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Thread: Two difficult linear algebra exercises (systems of equations)

  1. #1
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    Question Two difficult linear algebra exercises (systems of equations)

    1.-Consider the system of equations


    $\displaystyle x1 - x2 + 2x3 = 1$
    $\displaystyle 2x1 + 2x3 = 1$
    $\displaystyle x1 - 3x2 + 4x3 = 2.$

    Does this system have a solution? If so, describe explicitly all solutions.

    2.-Give an example of a system of two linear equations in two unknowns which
    has no solution.

    Thanks so much for your help
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  2. #2
    Member eXist's Avatar
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    To find out if it has a solution, set it up in matrix form (column form) and reduce to row echelon form. So:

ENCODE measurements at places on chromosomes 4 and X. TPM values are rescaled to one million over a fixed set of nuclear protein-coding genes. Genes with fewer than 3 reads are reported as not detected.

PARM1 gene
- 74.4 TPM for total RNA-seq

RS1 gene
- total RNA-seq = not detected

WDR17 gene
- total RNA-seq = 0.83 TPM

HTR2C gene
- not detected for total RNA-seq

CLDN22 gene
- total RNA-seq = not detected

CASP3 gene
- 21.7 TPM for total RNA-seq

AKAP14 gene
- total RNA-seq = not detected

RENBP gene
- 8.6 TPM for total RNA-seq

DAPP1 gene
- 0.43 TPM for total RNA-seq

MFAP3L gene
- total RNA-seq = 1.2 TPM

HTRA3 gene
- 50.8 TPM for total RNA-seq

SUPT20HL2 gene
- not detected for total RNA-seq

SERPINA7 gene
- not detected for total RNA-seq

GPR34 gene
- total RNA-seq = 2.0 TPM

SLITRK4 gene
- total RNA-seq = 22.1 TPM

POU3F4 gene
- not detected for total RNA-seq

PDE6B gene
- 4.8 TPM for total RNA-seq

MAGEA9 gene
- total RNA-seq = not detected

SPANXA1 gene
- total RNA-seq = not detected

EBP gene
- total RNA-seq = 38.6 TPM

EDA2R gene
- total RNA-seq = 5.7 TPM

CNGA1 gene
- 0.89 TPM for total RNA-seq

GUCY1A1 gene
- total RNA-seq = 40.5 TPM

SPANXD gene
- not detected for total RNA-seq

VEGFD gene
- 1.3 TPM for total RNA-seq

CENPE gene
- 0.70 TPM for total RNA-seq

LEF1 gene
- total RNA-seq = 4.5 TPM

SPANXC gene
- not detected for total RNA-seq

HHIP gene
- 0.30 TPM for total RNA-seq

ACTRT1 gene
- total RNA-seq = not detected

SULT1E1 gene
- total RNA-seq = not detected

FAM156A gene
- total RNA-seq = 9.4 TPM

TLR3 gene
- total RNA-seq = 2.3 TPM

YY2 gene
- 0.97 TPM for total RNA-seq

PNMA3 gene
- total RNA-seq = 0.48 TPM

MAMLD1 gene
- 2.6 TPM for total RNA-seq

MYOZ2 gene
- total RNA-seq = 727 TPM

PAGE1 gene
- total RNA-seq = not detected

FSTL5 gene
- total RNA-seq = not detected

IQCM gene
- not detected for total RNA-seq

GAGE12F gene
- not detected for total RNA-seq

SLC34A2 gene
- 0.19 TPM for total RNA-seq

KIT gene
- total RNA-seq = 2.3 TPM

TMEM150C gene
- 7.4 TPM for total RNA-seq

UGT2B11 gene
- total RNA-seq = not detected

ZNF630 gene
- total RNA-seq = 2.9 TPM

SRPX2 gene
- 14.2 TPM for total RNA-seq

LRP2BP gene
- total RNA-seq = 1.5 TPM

$\displaystyle \left[ \begin{array}{cccc} 1 & 2 & 1 & 1 \\ -1 & 0 & -3 & 1 \\ 2 & 2 & 4 & 2 \end{array} \right]$

    This is the matrix if column form with the augmented solutions. Now if you end up with some row where 0 = a number that isn't 0, there is no solution.

    For the second problem:

    $\displaystyle x_1 + x_2 = 1$
    $\displaystyle 2x_1 + 2x_2 = 3$

    In this case you know there is no solution since if you were to cancel out $\displaystyle x_1$ by multiplying the top row by $\displaystyle -2$ and adding the two equations, you get:
    $\displaystyle 0 = 1$
    Which we know is not true.
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  3. #3
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    It is not necessary to use a matrix form (although that is more "sophisticated" and may well be easier). A more "basic" way to do the first problem is to multiply the first equation, $\displaystyle x_1- x2+ 2x_3= 1$, by 3 to get $\displaystyle 3x_1- 3x_2+ 6x_3= 3$ and subtract the third equation, $\displaystyle x_1- 3x_2+ 4x_3= 2$, from it to eliminate $\displaystyle x_2$ and get $\displaystyle 2x_1+ 2x_3= 1$. That is identical to the second equation and is equivalent to $\displaystyle x_1+ x_3= \frac{1}{2}$. Choose any value you want for, say, $\displaystyle x_1$, use that equation to find $\displaystyle x_3$ and then use either of the other two equations to find $\displaystyle x_2$.
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